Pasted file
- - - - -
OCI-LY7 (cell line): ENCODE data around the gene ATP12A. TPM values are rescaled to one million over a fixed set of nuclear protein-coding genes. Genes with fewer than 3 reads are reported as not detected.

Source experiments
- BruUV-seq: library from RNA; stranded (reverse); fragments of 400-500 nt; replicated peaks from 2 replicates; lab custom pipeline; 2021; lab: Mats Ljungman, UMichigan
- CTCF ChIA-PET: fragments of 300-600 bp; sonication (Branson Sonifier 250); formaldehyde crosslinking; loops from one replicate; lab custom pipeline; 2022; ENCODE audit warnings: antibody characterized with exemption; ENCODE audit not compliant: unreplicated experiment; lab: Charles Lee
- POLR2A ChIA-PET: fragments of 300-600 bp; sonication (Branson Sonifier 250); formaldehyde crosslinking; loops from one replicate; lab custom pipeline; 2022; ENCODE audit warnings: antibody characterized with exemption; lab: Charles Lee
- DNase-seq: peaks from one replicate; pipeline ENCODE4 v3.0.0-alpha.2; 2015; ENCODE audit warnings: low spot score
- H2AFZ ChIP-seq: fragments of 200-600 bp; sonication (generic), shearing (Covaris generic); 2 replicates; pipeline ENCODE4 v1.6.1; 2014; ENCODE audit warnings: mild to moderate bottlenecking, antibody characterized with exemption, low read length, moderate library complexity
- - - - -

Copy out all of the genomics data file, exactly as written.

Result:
OCI-LY7 (cell line): ENCODE data around the gene ATP12A. TPM values are rescaled to one million over a fixed set of nuclear protein-coding genes. Genes with fewer than 3 reads are reported as not detected.

Source experiments
- BruUV-seq: library from RNA; stranded (reverse); fragments of 400-500 nt; replicated peaks from 2 replicates; lab custom pipeline; 2021; lab: Mats Ljungman, UMichigan
- CTCF ChIA-PET: fragments of 300-600 bp; sonication (Branson Sonifier 250); formaldehyde crosslinking; loops from one replicate; lab custom pipeline; 2022; ENCODE audit warnings: antibody characterized with exemption; ENCODE audit not compliant: unreplicated experiment; lab: Charles Lee
- POLR2A ChIA-PET: fragments of 300-600 bp; sonication (Branson Sonifier 250); formaldehyde crosslinking; loops from one replicate; lab custom pipeline; 2022; ENCODE audit warnings: antibody characterized with exemption; lab: Charles Lee
- DNase-seq: peaks from one replicate; pipeline ENCODE4 v3.0.0-alpha.2; 2015; ENCODE audit warnings: low spot score
- H2AFZ ChIP-seq: fragments of 200-600 bp; sonication (generic), shearing (Covaris generic); 2 replicates; pipeline ENCODE4 v1.6.1; 2014; ENCODE audit warnings: mild to moderate bottlenecking, antibody characterized with exemption, low read length, moderate library complexity